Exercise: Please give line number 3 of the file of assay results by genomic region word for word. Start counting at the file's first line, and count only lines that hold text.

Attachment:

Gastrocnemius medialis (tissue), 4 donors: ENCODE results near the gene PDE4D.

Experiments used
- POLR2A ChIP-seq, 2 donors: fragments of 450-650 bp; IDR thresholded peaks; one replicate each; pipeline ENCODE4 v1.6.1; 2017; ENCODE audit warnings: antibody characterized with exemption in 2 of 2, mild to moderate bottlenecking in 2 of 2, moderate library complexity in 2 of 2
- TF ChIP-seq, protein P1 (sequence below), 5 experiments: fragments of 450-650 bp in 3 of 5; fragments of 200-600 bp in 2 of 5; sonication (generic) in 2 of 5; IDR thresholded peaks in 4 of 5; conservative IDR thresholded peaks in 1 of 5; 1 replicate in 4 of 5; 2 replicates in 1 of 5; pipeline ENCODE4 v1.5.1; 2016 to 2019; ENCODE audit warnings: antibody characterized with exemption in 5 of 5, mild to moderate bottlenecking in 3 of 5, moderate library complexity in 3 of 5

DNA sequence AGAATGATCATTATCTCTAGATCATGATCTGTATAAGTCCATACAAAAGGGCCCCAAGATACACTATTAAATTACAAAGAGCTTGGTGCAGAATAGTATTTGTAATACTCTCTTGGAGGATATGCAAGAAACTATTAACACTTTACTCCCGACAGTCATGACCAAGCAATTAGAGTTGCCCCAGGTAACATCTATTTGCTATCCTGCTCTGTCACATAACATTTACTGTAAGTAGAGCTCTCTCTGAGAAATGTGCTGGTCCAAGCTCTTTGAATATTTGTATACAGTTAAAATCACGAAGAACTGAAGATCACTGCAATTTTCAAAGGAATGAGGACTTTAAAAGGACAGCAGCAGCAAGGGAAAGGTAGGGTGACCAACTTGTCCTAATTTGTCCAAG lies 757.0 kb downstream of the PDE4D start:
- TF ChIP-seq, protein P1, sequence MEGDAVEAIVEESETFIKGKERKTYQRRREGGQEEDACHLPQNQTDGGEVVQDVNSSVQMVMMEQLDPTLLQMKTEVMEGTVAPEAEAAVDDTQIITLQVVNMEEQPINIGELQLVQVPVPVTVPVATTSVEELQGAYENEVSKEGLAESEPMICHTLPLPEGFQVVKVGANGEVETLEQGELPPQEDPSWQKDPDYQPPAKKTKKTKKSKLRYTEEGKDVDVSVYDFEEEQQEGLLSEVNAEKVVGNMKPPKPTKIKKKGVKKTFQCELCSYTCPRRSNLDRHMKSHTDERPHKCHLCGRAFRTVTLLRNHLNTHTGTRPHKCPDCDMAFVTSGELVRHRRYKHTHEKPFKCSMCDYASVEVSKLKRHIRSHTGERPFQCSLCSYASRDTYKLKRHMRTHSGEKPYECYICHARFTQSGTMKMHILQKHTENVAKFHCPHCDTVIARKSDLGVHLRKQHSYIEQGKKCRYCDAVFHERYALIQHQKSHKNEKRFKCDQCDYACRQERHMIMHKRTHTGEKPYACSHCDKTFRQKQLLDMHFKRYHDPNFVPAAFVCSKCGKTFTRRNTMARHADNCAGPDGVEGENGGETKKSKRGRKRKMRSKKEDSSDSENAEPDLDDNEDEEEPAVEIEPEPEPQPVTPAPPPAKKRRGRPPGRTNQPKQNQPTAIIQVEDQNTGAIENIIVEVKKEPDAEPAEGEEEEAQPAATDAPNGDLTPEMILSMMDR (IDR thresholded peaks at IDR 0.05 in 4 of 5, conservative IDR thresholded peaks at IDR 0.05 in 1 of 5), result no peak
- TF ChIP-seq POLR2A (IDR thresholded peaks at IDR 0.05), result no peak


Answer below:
- POLR2A ChIP-seq, 2 donors: fragments of 450-650 bp; IDR thresholded peaks; one replicate each; pipeline ENCODE4 v1.6.1; 2017; ENCODE audit warnings: antibody characterized with exemption in 2 of 2, mild to moderate bottlenecking in 2 of 2, moderate library complexity in 2 of 2